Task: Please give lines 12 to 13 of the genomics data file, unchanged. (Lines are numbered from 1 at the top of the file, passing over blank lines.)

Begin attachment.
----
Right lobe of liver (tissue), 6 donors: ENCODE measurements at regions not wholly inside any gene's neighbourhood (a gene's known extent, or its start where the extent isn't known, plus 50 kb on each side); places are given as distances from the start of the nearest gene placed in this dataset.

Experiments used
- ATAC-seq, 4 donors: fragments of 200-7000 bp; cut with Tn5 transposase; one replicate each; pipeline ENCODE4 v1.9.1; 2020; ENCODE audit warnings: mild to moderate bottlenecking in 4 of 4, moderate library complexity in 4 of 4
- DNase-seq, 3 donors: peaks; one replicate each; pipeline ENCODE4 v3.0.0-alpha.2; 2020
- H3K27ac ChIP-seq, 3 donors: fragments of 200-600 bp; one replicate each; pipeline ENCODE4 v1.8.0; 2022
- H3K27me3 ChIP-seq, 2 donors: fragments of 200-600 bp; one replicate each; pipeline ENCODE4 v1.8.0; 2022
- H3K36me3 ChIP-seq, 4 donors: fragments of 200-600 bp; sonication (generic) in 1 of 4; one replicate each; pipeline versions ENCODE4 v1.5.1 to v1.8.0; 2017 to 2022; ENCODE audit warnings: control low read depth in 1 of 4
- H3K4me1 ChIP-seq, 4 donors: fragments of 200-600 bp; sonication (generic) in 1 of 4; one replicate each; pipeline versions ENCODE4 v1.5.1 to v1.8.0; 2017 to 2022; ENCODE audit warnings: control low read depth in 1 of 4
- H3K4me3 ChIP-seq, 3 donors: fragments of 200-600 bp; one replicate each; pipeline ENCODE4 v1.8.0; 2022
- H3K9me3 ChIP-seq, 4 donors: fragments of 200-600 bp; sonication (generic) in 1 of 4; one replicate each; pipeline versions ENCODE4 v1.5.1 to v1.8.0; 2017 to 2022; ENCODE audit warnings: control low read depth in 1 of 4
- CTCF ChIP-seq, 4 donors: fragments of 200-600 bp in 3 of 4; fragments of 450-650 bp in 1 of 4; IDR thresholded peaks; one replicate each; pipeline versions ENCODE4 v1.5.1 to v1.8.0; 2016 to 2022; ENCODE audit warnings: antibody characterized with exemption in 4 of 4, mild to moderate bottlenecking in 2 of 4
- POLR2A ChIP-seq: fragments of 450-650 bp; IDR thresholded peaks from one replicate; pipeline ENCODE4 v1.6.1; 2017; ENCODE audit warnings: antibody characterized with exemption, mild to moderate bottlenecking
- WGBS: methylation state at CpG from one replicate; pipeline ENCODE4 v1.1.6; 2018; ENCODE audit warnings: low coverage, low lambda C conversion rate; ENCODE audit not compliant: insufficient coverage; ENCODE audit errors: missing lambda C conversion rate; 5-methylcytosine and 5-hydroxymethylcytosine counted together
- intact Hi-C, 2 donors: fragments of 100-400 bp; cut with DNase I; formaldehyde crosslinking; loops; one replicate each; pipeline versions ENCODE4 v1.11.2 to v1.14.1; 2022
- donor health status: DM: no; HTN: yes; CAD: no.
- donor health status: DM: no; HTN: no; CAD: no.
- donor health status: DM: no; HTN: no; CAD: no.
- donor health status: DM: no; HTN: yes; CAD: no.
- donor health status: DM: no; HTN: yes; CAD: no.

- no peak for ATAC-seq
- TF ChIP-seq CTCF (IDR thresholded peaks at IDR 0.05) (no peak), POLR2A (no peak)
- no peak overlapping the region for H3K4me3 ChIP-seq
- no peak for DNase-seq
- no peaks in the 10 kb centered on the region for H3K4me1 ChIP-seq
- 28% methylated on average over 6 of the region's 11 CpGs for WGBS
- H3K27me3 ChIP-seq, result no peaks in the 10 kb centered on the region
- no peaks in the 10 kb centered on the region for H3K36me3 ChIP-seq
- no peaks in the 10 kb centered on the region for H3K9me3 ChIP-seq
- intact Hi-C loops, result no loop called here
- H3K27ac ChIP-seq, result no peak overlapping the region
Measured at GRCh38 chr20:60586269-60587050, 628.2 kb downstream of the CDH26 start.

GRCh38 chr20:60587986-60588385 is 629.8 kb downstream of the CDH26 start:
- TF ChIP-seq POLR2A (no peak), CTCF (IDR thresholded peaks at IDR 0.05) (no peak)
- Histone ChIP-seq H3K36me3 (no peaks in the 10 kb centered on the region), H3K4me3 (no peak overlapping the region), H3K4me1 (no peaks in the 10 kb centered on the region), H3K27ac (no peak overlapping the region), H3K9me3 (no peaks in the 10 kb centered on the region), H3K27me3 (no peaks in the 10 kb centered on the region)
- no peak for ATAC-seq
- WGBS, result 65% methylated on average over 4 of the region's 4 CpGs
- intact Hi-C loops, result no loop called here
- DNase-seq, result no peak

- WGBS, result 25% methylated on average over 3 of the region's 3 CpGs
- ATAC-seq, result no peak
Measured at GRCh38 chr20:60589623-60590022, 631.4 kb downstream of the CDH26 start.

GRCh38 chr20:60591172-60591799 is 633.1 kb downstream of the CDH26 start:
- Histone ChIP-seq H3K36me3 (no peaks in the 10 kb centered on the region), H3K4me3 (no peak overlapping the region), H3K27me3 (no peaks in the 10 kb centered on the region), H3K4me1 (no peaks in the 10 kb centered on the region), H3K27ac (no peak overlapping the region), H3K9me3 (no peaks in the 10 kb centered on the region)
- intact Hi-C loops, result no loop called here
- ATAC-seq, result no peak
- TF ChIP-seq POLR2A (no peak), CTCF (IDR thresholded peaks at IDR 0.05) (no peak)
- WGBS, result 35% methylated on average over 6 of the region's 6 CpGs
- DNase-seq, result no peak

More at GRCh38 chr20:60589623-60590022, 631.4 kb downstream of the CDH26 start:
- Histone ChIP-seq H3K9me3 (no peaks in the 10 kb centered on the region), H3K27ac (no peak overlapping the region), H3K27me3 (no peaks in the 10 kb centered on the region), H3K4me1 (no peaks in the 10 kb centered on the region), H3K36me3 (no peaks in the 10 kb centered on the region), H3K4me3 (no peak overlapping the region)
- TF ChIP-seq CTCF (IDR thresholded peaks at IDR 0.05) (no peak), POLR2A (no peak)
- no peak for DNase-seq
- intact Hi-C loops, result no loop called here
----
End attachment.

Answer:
- POLR2A ChIP-seq: fragments of 450-650 bp; IDR thresholded peaks from one replicate; pipeline ENCODE4 v1.6.1; 2017; ENCODE audit warnings: antibody characterized with exemption, mild to moderate bottlenecking
- WGBS: methylation state at CpG from one replicate; pipeline ENCODE4 v1.1.6; 2018; ENCODE audit warnings: low coverage, low lambda C conversion rate; ENCODE audit not compliant: insufficient coverage; ENCODE audit errors: missing lambda C conversion rate; 5-methylcytosine and 5-hydroxymethylcytosine counted together